Both in Lewis’s day and in ours, the world “says to us aloud, ‘You may be religious when you are alone,'” yet “it adds under its breath, ‘and I will see to it that you never are alone.'”

Make Christianity a private affair and then banish all privacy is how Lewis explains that approach. Christians then fall into the trap of reacting against this “by simply transporting into our spiritual life that same collectivism which has already conquered our secular life.” He calls that “the enemy’s other stratagem.” Here’s what he means:

Like a good chess player, he is always trying to manoeuvre you into a position where you can save your castle only by losing your bishop.

In order to avoid the trap we must insist that though the private conception of Christianity is an error, it is a profoundly natural one and is clumsily attempting to guard a great truth.

Behind it is the obvious feeling that our modern collectivism is an outrage upon human nature and that from this, as from all other evils, God will be our shield and buckler.

So, we have a tendency to accept an error (collectivism) in our attempt to reject the privatization of our faith.

Collectivism is found primarily in politics. Lewis goes on to make this statement, one that I find quite appropriate to our current societal state:

A sick society must think much about politics, as a sick man must think much about his digestion; to ignore the subject may be fatal cowardice for the one as for the other. But if either comes to regard it as the natural food of the mind—if either forgets that we think of such things only in order to be able to think of something else—then what was undertaken for the sake of health has become itself a new and deadly disease.

We are a society immersed in politics. For many, it is the be-all and end-all of life. Any society in that state remains sick.

Christian faith should be our focus, not politics. Yet this faith cannot be either a private thing or a copy of secular collectivism. We lose if we go in either of those two directions. The true Body of Christ as explained in Scripture is of another nature entirely.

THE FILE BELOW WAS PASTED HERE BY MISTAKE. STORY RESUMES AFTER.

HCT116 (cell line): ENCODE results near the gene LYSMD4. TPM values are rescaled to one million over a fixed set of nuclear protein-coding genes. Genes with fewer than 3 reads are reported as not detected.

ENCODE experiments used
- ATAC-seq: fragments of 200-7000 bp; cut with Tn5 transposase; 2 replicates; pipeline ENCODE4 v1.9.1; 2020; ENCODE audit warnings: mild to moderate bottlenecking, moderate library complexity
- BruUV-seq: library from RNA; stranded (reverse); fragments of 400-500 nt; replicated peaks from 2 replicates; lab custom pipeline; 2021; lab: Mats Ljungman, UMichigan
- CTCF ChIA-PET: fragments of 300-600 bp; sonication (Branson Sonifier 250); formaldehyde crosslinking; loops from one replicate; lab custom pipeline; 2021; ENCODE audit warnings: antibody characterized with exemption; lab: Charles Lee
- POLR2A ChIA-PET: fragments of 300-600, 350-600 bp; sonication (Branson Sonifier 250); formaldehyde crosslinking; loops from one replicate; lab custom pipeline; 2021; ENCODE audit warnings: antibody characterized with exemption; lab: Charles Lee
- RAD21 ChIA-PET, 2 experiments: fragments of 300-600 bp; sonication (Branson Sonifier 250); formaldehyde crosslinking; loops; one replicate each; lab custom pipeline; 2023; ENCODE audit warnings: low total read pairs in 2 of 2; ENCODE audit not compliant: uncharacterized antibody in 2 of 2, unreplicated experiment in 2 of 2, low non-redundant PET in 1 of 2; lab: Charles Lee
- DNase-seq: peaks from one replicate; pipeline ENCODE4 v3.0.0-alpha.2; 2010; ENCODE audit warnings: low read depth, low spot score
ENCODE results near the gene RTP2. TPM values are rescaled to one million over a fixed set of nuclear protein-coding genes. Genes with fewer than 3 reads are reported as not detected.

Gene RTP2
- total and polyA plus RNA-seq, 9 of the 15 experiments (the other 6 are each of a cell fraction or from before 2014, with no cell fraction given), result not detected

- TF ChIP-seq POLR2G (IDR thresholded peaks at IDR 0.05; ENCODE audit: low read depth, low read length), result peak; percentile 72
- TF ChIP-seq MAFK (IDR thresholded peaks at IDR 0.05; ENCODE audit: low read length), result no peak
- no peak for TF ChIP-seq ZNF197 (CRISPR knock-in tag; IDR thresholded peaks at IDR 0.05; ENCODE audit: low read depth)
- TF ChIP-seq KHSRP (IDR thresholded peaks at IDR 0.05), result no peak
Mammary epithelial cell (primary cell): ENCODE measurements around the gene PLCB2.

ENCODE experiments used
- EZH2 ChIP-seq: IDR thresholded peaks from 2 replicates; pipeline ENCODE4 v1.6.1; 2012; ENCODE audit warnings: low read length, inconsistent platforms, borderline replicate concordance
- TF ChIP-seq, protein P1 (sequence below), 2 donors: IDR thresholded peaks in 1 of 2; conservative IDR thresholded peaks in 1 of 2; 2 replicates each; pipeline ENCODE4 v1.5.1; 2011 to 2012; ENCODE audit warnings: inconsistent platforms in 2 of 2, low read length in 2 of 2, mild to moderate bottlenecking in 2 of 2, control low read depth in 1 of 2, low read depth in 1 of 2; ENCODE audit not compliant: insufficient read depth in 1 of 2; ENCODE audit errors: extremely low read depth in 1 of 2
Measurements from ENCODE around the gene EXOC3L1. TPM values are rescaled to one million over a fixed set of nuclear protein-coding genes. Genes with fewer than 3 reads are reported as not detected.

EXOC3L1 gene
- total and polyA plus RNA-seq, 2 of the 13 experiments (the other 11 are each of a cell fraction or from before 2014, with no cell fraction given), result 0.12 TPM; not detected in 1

What is that nature? I’ll deal with that as I conclude Lewis’s thoughts in this essay in a future post.

A Man I Respect

Reposting from my very first month of Pondering Principles back in August 2008.

When people say that there are no principled men in government, I must disagree. There are men and women who are living their principles in public life.

One of the men I respect most is Supreme Court Justice Clarence Thomas. For the record, Justice Thomas does not know me personally and would not recognize me if introduced. I did meet him twice–once at the Supreme Court when the government school at Regent University took students there in 1995, and again a few years later when he came to the Regent campus to speak. As a faculty sponsor for the Federalist Society, I did once again greet him at a reception.

But I have read his recent book, an autobiography entitled My Grandfather’s Son. Once I began the book, I could hardly put it down. The story he tells–of his childhood in poverty, his anger over racism as a young man, his return to the Christian faith in his later years, and the trials of his Senate confirmation hearings–is riveting. It shows, to me, how God will use everything in a person’s life to shape and prepare that individual for a calling in this world.

Thomas has been attacked by many people because he espouses a view of the Constitution that says you don’t ignore the limitations that the document places on the authority of the federal government. But in taking the stance that he does, he is abiding by principle.